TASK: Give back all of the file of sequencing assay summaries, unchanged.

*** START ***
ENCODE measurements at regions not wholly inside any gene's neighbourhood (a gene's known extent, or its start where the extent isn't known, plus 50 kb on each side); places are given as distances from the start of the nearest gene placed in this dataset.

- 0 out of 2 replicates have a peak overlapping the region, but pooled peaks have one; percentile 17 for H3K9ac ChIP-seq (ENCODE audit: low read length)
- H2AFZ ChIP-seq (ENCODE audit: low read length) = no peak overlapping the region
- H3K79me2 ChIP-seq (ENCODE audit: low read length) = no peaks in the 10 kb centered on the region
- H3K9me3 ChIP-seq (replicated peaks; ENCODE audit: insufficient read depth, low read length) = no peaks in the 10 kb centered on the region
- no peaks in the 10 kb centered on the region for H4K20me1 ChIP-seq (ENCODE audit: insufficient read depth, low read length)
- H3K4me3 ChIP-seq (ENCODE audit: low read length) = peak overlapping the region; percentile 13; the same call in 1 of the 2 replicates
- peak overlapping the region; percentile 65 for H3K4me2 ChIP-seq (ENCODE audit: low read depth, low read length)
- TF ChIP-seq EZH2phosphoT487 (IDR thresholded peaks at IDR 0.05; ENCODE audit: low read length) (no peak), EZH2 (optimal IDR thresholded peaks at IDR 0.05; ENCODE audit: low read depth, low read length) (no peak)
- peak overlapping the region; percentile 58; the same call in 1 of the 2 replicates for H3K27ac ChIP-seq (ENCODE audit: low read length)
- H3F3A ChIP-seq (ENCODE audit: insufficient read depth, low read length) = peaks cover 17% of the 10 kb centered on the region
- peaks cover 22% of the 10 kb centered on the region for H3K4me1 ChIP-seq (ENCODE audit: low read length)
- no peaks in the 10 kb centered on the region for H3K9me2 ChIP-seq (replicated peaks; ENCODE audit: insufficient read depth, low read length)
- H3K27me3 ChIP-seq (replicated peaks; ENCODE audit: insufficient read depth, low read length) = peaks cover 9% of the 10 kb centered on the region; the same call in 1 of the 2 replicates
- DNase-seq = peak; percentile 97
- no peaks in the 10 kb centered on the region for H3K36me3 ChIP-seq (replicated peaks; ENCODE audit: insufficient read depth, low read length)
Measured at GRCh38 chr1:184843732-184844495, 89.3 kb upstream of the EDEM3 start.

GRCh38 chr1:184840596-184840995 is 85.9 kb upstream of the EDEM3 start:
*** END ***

ENCODE measurements at regions not wholly inside any gene's neighbourhood (a gene's known extent, or its start where the extent isn't known, plus 50 kb on each side); places are given as distances from the start of the nearest gene placed in this dataset.

- 0 out of 2 replicates have a peak overlapping the region, but pooled peaks have one; percentile 17 for H3K9ac ChIP-seq (ENCODE audit: low read length)
- H2AFZ ChIP-seq (ENCODE audit: low read length) = no peak overlapping the region
- H3K79me2 ChIP-seq (ENCODE audit: low read length) = no peaks in the 10 kb centered on the region
- H3K9me3 ChIP-seq (replicated peaks; ENCODE audit: insufficient read depth, low read length) = no peaks in the 10 kb centered on the region
- no peaks in the 10 kb centered on the region for H4K20me1 ChIP-seq (ENCODE audit: insufficient read depth, low read length)
- H3K4me3 ChIP-seq (ENCODE audit: low read length) = peak overlapping the region; percentile 13; the same call in 1 of the 2 replicates
- peak overlapping the region; percentile 65 for H3K4me2 ChIP-seq (ENCODE audit: low read depth, low read length)
- TF ChIP-seq EZH2phosphoT487 (IDR thresholded peaks at IDR 0.05; ENCODE audit: low read length) (no peak), EZH2 (optimal IDR thresholded peaks at IDR 0.05; ENCODE audit: low read depth, low read length) (no peak)
- peak overlapping the region; percentile 58; the same call in 1 of the 2 replicates for H3K27ac ChIP-seq (ENCODE audit: low read length)
- H3F3A ChIP-seq (ENCODE audit: insufficient read depth, low read length) = peaks cover 17% of the 10 kb centered on the region
- peaks cover 22% of the 10 kb centered on the region for H3K4me1 ChIP-seq (ENCODE audit: low read length)
- no peaks in the 10 kb centered on the region for H3K9me2 ChIP-seq (replicated peaks; ENCODE audit: insufficient read depth, low read length)
- H3K27me3 ChIP-seq (replicated peaks; ENCODE audit: insufficient read depth, low read length) = peaks cover 9% of the 10 kb centered on the region; the same call in 1 of the 2 replicates
- DNase-seq = peak; percentile 97
- no peaks in the 10 kb centered on the region for H3K36me3 ChIP-seq (replicated peaks; ENCODE audit: insufficient read depth, low read length)
Measured at GRCh38 chr1:184843732-184844495, 89.3 kb upstream of the EDEM3 start.

GRCh38 chr1:184840596-184840995 is 85.9 kb upstream of the EDEM3 start: